Oreo's chick, CJX, begs for food on the Fourth of July.
A melee ensues whenever food is brought to the chicks.
Oreo feeds one chick as another rushes in to snatch the food.
Oreo receives a chick bump.
Oreo Feeds Her Chick
Oreo feeds her chick tiny clams called coquinas.
Oreo’s chick follows her, hoping for a snack.
American Oystercatcher Feeding
This American Oystercatcher and his mate were feeding in the marsh at Fort Desoto. Video by Tara Tanaka.
Oystercatchers on an Oysterbar
Oystercatchers eat just what their name implies: oysters. But they are not limited to only oysters. Clams, mussels, and other bivalves are also on their menu. They insert their long, skinny bills into barely opened shellfish and then turn them sideways, prying the two halves apart.
This clam was opened by an oystercatcher. Their bills leave behind the telltale chips you can see on the left side of the clamshell.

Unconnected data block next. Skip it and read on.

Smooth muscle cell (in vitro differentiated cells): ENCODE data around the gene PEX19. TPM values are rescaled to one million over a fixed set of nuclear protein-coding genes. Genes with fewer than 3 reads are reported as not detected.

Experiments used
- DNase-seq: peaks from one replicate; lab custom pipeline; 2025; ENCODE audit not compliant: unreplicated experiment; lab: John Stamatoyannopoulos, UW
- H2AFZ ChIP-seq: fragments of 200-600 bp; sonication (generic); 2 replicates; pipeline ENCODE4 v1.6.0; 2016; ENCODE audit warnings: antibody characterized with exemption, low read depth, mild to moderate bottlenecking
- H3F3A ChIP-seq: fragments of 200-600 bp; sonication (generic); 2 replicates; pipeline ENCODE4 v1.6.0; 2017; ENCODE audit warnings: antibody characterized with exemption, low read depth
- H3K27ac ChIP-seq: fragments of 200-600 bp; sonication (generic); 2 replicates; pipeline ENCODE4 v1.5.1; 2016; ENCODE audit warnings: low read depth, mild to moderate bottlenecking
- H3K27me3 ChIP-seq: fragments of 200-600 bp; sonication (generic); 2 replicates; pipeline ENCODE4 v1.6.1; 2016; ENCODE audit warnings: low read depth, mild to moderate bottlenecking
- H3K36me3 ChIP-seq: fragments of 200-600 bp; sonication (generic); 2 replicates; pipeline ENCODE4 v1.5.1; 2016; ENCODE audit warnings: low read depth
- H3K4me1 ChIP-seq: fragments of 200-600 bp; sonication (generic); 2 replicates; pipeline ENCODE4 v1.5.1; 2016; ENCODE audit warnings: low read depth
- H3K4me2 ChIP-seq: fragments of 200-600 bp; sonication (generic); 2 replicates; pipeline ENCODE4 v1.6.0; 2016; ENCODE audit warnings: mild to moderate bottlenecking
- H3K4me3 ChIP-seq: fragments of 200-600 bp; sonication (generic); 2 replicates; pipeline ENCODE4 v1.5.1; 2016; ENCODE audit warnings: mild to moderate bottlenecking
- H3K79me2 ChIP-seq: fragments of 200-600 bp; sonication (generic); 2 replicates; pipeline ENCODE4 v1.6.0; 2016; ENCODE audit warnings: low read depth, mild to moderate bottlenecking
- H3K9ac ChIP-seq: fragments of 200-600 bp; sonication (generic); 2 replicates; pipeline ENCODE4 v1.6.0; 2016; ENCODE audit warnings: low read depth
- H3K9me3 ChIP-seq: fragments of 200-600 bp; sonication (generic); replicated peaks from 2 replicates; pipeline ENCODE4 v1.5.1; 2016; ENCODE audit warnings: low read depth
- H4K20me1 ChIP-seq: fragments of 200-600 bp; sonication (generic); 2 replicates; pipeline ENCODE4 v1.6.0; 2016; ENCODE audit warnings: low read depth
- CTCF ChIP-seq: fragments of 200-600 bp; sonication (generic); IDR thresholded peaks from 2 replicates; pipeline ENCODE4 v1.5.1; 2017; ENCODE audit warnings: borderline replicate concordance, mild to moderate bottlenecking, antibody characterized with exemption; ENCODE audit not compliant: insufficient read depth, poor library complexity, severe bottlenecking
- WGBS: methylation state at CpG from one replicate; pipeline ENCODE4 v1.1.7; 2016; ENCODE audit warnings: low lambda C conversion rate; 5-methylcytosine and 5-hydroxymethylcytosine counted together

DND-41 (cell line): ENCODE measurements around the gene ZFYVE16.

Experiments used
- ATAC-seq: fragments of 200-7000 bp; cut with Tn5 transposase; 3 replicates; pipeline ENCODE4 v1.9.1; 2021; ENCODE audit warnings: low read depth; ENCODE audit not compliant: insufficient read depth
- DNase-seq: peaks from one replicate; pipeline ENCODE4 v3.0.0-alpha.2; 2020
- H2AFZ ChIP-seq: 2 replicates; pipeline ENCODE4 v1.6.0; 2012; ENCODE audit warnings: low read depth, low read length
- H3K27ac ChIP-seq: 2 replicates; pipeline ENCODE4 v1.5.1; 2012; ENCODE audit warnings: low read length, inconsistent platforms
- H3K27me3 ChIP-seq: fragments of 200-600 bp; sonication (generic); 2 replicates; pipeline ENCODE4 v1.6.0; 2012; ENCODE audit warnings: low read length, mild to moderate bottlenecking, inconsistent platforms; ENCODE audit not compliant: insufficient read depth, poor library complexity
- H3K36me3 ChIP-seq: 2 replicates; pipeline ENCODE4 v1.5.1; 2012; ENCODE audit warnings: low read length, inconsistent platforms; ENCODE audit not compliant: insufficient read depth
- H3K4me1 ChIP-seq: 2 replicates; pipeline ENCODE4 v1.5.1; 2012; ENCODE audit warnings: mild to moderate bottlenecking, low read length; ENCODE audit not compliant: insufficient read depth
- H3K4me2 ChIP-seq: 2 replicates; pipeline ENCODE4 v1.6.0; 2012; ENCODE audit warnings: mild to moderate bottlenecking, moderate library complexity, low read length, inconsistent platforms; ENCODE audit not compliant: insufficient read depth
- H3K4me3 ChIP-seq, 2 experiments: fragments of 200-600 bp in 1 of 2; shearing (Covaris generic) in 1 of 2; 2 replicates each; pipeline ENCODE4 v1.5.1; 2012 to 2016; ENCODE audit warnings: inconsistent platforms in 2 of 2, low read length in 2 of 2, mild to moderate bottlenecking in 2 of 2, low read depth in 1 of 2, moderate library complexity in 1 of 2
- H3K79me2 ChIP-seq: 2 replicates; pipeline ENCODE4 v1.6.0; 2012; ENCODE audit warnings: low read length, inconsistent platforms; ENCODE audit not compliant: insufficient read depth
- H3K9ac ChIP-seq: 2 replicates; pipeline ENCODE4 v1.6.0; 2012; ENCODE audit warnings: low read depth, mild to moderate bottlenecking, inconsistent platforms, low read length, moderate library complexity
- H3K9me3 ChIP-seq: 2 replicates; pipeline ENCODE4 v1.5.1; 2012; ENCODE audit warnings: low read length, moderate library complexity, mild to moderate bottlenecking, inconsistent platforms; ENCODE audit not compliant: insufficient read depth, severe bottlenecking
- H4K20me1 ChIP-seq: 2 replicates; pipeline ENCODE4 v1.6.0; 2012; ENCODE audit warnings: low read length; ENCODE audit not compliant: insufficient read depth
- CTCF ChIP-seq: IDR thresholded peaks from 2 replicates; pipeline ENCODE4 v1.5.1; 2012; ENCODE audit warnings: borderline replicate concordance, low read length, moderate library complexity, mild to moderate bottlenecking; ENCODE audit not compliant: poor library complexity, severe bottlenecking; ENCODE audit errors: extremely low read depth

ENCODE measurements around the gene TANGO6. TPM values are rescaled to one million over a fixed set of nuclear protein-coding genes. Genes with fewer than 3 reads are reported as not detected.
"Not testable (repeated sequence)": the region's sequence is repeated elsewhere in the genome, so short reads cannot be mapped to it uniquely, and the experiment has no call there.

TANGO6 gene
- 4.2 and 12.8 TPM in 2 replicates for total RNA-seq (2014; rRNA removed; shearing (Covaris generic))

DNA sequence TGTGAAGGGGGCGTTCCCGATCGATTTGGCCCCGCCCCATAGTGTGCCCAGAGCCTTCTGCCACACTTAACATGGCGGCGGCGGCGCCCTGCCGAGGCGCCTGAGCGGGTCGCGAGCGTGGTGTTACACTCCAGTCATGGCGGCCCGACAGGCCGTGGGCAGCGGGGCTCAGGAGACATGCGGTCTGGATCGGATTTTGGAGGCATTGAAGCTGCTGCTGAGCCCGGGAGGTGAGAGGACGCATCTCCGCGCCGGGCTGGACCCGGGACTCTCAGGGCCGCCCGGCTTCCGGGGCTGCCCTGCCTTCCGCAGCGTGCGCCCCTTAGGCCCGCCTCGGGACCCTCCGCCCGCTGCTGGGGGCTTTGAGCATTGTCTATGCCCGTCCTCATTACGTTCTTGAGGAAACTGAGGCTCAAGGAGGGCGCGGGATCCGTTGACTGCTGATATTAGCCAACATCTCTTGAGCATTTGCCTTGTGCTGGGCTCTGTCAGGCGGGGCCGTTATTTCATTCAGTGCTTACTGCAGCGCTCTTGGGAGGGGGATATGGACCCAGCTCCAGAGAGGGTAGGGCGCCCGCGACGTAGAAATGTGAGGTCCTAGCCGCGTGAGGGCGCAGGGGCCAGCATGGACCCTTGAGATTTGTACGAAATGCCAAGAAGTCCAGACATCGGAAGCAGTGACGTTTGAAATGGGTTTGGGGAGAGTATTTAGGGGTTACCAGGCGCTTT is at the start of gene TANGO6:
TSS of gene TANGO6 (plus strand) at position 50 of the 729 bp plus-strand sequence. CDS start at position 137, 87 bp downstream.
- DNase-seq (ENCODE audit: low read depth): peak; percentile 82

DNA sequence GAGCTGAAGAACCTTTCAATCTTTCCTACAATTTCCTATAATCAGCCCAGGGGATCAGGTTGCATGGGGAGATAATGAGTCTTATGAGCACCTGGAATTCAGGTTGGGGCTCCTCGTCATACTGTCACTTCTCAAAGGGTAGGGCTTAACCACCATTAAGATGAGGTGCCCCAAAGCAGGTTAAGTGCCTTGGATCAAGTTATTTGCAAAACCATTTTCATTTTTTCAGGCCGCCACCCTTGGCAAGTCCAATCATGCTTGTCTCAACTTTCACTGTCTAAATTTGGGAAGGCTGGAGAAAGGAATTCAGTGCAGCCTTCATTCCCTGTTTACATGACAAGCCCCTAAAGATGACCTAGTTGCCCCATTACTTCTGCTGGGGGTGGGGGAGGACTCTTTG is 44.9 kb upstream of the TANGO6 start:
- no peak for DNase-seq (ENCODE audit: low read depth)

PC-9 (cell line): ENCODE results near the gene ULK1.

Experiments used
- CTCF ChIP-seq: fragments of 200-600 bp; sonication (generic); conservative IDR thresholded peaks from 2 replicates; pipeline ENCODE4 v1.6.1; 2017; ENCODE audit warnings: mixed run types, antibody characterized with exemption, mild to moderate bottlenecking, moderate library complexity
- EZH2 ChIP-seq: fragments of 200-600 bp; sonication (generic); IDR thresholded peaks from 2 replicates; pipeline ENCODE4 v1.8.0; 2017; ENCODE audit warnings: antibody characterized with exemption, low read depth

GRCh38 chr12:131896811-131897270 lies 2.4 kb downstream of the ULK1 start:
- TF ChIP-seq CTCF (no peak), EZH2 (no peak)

Looking for Food
Oystercatchers forage wherever shellfish are to be found, on oyster beds, partly submerged rocks (like the bird in this photo), marshes, and sometimes even beaches. They tend for feed at low tide, when shellfish beds are exposed.
Dinner’s on the Bill
Sometimes in the process of prying a shell open, it gets wedged onto the oysercatcher’s bill, like this ribbed mussel has done. However, the birds can easily pry it back off.
Time to Eat
Once the shell is opened, the oystercatcher can eat the meat inside on the spot or carry it back to feed to chicks.
A Lesson in Opening Shells
Sometimes the oystercatchers will return to their nesting territories with intact shellfish and open them where the chicks can see. Here an oystercatcher has flown back with a ribbed mussel. To provide leverage, it has wedged it in the sand and is prying the shell open.
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